Blockchain, research and scholarly communications

How will research and scholarly communications be impacted by blockchain technology?

A new report by Digital Science  Blockchain for Research – Perspectives on a New Paradigm for Scholarly Communication explores the potential impact of blockchain technology on scholarly communications and research.  In addition, Digital Science is offering a grant of up to $30,000 for blockchain technologies aimed at the scholarly sector.

Research is a collaborative endeavour dependant on the effective exchange of ideas and data across geographical and temporal barriers.  The report explores ways in which blockchain technology might be able to impact several aspects of scholarly communication including transparency, open science, reproducibility, peer review.

The current workflow for research might include any, all or more of the following platforms and processes:

Capturing research data on spreadsheets and lab software, writing articles using collaborative writing tools, submitting articles via a publisher submission system, articles converted to a PDF and HTML, access facilitated by librarians, citations captured in citations databases.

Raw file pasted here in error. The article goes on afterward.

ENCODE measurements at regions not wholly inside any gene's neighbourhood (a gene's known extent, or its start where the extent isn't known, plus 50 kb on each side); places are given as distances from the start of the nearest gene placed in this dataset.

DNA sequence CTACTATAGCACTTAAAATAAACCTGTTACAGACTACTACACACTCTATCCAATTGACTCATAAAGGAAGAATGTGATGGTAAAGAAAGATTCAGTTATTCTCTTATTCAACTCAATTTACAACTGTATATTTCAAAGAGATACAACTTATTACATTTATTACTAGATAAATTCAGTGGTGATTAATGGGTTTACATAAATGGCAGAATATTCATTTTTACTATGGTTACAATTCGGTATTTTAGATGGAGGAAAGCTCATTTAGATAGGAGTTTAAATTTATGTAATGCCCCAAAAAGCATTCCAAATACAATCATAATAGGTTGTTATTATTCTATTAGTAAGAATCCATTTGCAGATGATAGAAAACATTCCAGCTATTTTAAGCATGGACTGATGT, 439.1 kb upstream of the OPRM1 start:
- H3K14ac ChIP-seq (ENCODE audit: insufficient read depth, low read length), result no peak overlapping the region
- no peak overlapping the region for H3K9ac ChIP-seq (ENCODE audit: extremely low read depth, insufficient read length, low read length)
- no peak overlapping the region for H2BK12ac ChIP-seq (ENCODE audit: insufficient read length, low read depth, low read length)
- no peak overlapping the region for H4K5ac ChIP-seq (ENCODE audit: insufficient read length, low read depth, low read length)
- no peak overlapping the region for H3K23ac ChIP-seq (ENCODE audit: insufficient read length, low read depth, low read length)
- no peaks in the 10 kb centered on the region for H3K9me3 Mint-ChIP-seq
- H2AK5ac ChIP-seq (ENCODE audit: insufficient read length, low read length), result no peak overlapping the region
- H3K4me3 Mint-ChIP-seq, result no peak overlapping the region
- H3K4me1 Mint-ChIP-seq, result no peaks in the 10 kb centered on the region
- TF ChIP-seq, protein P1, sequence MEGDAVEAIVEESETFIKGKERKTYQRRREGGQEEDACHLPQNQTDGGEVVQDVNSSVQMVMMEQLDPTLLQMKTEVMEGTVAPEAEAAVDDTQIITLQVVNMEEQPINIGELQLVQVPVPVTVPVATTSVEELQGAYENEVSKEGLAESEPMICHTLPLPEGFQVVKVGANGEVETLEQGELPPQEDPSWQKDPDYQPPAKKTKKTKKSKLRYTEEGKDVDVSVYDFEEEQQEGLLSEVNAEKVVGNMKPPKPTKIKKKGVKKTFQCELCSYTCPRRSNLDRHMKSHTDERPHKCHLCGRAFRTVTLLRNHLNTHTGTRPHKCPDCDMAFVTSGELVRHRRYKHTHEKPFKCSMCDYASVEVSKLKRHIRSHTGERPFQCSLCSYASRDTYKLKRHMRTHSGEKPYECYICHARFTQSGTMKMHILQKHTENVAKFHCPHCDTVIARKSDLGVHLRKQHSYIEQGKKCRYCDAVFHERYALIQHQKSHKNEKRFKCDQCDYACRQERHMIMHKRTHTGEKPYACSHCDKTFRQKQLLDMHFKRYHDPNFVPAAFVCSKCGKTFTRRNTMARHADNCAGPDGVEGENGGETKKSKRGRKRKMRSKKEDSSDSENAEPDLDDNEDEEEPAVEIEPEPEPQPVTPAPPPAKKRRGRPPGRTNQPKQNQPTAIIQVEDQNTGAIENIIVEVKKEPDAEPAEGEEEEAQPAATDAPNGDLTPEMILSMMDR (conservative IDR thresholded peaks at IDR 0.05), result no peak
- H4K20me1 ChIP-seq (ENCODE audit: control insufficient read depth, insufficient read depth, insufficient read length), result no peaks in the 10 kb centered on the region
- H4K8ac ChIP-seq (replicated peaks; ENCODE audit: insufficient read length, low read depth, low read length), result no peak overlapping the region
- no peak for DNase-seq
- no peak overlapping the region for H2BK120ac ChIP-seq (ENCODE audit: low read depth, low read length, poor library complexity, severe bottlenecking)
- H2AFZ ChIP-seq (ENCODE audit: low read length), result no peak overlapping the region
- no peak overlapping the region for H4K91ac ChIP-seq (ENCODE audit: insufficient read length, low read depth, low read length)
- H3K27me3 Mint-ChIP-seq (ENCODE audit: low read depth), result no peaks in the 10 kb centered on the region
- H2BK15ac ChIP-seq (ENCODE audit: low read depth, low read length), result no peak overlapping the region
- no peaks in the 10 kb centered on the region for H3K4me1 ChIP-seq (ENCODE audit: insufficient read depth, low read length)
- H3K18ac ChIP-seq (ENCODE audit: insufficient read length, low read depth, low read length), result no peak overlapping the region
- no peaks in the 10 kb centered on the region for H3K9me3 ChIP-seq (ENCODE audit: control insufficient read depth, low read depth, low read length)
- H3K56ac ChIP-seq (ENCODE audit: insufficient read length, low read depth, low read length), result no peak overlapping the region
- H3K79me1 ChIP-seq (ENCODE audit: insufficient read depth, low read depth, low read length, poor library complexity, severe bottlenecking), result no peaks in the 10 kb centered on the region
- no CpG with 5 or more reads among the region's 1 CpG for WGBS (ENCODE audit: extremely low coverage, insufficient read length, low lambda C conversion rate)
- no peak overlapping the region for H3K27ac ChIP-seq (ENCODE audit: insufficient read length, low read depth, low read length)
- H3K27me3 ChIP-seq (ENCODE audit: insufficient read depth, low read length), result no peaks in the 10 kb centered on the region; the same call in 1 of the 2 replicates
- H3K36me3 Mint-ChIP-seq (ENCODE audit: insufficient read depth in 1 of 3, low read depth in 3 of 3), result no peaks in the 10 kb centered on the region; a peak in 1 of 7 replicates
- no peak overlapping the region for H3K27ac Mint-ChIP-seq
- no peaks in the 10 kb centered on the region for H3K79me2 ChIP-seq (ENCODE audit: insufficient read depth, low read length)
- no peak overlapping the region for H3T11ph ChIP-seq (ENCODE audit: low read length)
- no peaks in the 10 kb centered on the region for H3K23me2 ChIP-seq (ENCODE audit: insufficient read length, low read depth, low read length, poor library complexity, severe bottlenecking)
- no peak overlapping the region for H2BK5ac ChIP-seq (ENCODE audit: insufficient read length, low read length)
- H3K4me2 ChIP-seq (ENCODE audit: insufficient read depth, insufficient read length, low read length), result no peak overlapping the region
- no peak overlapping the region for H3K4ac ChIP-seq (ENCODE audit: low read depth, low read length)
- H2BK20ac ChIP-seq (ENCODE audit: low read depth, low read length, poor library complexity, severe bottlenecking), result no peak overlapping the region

Adopting an open, permissioned blockchain for research could mean researchers working in a completely different way. Blockchain would allow for the creation of a shared infrastructure that would decentralise processes and allow open access to information.

Research data could be automatically uploaded, time-stamped and encrypted, speeding up the research workflow and making it less prone to error.  Another advantage of having research data available on the blockchain is that computational power available within the network could be used for processing, statistical analysis and calculations.

The peer review process could improve through the blockchain and data underlying the published results could be made available.  Innovation can be fostered by the anonymous submission of ideas and hypotheses. 

Blockchain could be used to transform publishing models.  New platforms/tools are being developed that allow micropayments to be used per content use and have the potential to transform the commercial landscape in scholarly communications.

The full report can be downloaded here.

Blockchains for information professionals

Meanwhile, a group at San José State University iSchool is exploring how the library sector could use blockchain tech. The team has launched a website to act as a forum for ideas and conversation on the topic.